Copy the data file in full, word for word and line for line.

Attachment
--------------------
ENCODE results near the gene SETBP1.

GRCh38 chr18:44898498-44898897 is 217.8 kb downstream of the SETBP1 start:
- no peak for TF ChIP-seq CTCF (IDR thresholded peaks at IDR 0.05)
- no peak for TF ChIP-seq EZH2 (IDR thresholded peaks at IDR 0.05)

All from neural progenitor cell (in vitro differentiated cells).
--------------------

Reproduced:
ENCODE results near the gene SETBP1.

GRCh38 chr18:44898498-44898897 is 217.8 kb downstream of the SETBP1 start:
- no peak for TF ChIP-seq CTCF (IDR thresholded peaks at IDR 0.05)
- no peak for TF ChIP-seq EZH2 (IDR thresholded peaks at IDR 0.05)

All from neural progenitor cell (in vitro differentiated cells).